Imatges de pàgina
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Cas. 'Tis but a little way, that I can bring you,
For I attend here : but I'll see you soon.
Bian. 'T'is very good; I must be circumftanc'd'.

[Exeunt.

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A C T IV. SCENE I.

The fame.
Enter. OTHELLO, and Iaco.
Ingo. Will you think so?
Oih. Think so, lago?

lago. What,
To kiss in private !

Oth. An unauthoriz'd kiss.

Iago. Or to be naked with her friend abed,
An hour, or more, not meaning any harm?

Oth. Naked abed, lago, and not mean harm?
It is hyprocrisy against the devila :
They that mean virtuously, and yet do so,

The

1 - I must be circumstanc'd.] i. e. your civility is now grown conditional, WARBURTON.

Particular circumstances and your own convenience have, I fee, more weight with you chan Bianca has. I must be postponed to these con. fiderations. MALONE. 2 Naked abed, lago, and not mean barm?

It is byprocrisy against ibe devil :) This observation seems strangely abrupt and unoccafioned. We must suppose that lago had, before they appear in this scene, been applying cases of falfe comfort to Othello; as that, though the parties had been even found in bed together, there might be no harm done ; it might be only for the trial of their virtue; as was reported of the Romith faint, Robert D'Ar. brisiel and his nuns: To this we must suppose Othello here replies ; and like a good protestant. For so the sentiment does but suit the chao racter of the speaker, Shakspeare little hecds how these sentiments are circumstanced. WARBURTON.

Hypocrisy against be devil, means, hypocrisy to cheat the devil. As common hypocrites cheat men, by seeming good, and yet living wickedly, these men would cheat the devil, by giving him Aattering

hopes,

The devil their virtue tempts, and they tempt heaven 3.

lago. So they do nothing, 'tis a venial flip: But if I give my wife a handkerchief,

Oh. What then?

lago. Why, then 'tis hers, my lord ; and, being hers, She may, I think, bestow't on any man,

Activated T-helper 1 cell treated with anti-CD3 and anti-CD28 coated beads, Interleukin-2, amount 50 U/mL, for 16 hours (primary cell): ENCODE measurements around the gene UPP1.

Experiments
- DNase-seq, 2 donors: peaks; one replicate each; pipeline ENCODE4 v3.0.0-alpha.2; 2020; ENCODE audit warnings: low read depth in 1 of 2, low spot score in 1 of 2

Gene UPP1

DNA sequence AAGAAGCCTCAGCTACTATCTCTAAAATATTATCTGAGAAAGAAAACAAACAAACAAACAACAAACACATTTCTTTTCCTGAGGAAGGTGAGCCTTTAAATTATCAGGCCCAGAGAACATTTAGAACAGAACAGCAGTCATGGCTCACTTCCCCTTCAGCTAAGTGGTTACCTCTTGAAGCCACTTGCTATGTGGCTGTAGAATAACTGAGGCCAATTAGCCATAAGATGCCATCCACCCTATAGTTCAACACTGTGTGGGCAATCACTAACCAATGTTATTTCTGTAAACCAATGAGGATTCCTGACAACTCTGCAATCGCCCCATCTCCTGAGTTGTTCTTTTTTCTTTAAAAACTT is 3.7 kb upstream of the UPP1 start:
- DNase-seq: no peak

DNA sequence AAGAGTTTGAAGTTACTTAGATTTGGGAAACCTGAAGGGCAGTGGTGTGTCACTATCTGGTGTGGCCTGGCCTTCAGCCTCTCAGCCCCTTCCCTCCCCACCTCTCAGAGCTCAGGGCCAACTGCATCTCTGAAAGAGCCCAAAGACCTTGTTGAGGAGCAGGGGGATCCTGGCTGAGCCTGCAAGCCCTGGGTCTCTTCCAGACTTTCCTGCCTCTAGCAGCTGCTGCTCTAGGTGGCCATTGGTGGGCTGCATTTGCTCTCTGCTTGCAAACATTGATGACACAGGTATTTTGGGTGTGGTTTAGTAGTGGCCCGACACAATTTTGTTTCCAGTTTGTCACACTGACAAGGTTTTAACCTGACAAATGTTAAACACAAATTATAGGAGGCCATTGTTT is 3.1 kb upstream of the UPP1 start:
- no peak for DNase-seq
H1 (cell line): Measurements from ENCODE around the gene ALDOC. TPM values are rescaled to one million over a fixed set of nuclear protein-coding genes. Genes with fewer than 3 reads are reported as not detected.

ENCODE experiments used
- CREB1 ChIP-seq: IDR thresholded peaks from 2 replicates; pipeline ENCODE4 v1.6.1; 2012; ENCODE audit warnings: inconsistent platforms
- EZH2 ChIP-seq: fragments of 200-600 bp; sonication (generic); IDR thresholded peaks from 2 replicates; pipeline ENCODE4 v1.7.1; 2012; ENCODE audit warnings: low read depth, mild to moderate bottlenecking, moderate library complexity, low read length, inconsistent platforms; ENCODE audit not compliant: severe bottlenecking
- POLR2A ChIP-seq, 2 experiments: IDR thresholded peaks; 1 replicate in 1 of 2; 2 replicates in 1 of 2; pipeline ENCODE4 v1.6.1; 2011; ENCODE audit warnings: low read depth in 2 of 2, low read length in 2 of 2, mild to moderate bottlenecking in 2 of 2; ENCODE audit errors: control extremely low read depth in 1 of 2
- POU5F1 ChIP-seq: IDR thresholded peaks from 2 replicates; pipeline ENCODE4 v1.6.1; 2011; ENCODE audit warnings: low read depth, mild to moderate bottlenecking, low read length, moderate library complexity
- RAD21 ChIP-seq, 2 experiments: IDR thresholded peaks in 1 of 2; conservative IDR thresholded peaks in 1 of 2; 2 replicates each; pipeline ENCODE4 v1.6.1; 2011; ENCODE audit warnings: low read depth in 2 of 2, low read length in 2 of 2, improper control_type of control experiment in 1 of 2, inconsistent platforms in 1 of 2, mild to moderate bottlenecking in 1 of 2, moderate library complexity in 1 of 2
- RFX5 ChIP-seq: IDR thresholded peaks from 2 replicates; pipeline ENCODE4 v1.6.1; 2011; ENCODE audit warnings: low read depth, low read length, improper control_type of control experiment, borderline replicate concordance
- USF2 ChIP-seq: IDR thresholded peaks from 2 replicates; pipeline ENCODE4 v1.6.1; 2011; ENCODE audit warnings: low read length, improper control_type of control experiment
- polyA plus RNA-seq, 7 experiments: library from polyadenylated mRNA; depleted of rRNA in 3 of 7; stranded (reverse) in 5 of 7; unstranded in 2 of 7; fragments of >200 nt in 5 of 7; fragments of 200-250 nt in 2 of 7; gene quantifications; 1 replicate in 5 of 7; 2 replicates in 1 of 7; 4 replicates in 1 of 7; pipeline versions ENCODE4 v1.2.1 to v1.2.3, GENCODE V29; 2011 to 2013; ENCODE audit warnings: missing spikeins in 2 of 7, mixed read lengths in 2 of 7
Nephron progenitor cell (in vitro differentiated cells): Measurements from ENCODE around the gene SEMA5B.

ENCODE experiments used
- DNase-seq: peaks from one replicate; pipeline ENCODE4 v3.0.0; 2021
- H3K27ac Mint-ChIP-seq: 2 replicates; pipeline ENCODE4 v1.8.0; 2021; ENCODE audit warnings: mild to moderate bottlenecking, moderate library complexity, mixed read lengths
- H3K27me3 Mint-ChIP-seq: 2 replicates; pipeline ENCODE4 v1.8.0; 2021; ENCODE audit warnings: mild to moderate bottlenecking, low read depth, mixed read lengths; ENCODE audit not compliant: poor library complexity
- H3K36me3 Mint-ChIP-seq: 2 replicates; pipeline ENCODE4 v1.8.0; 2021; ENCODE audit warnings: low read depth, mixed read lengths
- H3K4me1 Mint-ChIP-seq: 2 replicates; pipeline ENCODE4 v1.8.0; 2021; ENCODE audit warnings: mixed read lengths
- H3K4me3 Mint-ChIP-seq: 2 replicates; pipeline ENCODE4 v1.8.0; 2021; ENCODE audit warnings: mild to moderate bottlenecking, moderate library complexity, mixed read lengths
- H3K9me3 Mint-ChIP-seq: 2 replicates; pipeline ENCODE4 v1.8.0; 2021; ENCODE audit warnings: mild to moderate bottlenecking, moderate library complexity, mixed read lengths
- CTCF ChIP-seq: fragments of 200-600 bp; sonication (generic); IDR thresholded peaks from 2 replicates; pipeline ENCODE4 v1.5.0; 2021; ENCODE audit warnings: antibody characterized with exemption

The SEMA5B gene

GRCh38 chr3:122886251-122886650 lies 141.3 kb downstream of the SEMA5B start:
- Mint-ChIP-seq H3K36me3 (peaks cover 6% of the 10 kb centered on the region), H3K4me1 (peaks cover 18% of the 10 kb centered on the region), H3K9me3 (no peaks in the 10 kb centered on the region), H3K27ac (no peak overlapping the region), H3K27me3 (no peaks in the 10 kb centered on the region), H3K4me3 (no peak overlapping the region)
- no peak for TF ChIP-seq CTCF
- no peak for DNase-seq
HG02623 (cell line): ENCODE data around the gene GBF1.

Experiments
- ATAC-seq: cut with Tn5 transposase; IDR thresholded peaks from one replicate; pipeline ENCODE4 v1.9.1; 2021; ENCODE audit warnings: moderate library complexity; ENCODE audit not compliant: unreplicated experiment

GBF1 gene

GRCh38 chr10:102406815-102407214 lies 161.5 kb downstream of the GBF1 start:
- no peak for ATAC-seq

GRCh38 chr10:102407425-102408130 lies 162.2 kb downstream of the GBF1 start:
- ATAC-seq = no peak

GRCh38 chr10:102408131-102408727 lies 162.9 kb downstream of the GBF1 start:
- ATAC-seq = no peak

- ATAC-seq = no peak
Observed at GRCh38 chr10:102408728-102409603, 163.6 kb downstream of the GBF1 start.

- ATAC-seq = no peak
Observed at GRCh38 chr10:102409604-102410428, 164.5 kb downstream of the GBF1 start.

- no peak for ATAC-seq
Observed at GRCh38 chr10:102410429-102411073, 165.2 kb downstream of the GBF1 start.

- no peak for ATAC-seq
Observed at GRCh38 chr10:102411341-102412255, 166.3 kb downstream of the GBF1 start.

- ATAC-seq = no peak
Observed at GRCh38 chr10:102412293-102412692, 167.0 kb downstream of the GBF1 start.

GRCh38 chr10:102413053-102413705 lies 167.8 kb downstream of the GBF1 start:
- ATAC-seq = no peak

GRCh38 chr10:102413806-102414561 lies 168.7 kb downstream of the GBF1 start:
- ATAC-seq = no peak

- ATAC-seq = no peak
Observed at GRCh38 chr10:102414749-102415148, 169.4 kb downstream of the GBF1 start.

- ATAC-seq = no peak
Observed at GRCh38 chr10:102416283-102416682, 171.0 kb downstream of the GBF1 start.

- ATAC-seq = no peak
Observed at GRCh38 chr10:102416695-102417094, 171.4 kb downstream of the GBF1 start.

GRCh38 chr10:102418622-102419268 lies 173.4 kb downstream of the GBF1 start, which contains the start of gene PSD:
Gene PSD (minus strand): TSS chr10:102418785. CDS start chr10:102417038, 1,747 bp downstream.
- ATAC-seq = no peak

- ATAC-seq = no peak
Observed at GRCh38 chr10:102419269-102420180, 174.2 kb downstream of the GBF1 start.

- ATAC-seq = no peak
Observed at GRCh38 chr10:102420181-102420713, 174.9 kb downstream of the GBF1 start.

Oth. She is protectress of her honour too; May the give that?

lago. Her honour is an essence that's not seen ; They have it very oft, that have it not : But, for the handkerchief,

Oth. By heaven, I would most gladly have forgot it :-
Thou said'st,-0, it comes o'er my memory,
As doth the raven o'er the infected house,
Boding to all*,-he had my handkerchief.

Iago. Ay, what of that i
Oib. That's not so good now.

lago. What, if I had said, I had seen him do you wrong? Or heard him say,— As knaves be such abroad, Who having, by their own importunate fuit, hopes, and at laft avoiding the crime which he thinks them ready to commit. JOHNSON.

3 T be devil obeir virtue tempts, and they tempi beaven.] As the devil makes a trial of their virtue by often throwing temptation in their way, so they presumptuously make a trial whether the divine goodness will enable them to refft a temptation which they have voluntarily created for themselves, or abandon them to the guvernment of their paflions. MALONE.

Shakspeare had probably in view a very popular book of his time, The Beebive of the Roman Cburcb, “ There was an old wife, called Julia, which would take the young men and maides, and lay them together in a bed. And for that they should not one byts another, nor kicke backewards with their heeles, she did lay a crucifix between them." FARMER.

4 Beding to all,-) Thus all the old copies. The moderns, less grammatically, Boding to ill. JOHNSON.

The raven was thought to be a constant attendant on a house in which there was infection. So, in Marlowe's Jew of Ma'ra, 1633 :

“ Thus, like the sad-presaging raven, that tolls
" The fiek man's pallport in her hollow beak,
" And in the shadow of the filent night
“ Does Diake contagion from her fable wing." MALONE.

Or

PP 3

Or voluntary dotage of some mistress,
Convinced or supplied them, cannot choose
But they must blab-

Oth.' Hath he said any thing?
Iago. He hath, my lord; but be you well assurid,
No more than he'll unswear.

Oth. What hath he said ?
lago. Faith, that he did, -I know not what he did,
Oih. What what?
lago. Lie-
Oth. With her?
lago. With her, on her ; what you will.

Oih. Lię with her! lie on her!-We say, lie on her, when they belie her: Lie with her ! that's fulsome, Handkerchief, --confessions, - handkerchief.–To con, fess, and be hang'd for his labour'.-First, to be hang’d, and then to confess :- I tremble at it. Nature would not

.

5 W bo baving, by obeir own importunate fuit,

Or voluntary detage of fome mistress,

Convinced or lupplied obem,-] Mr. Theobald for supplied would read suppled; but the emendation evidently hurts, instead of improv. ing, the sense ; for what is suppled, but convinced, i.e. subdued. Supplied relates to the words " voluntary dotage," as convinced does to * their own importunate suit." Having by obeir importunancy conquered the resistance of a misirejs, or, in compliance with ber own requefia and in consequence of ber unsolicited fondness, gratified her defires.

MALONI. Convinced, for cunquer’d, subdued. WARBURT So, in Macterb:

his two chamberlains
« Will I with wine and wallel so convince."
Again, in the same play :

their malady convinces
66 The great assay of art." STEEVENS.

- to confifs and be bang'd-] This is a proverbial saying. It is osed by Marlowe in his few of Malta, 1633 :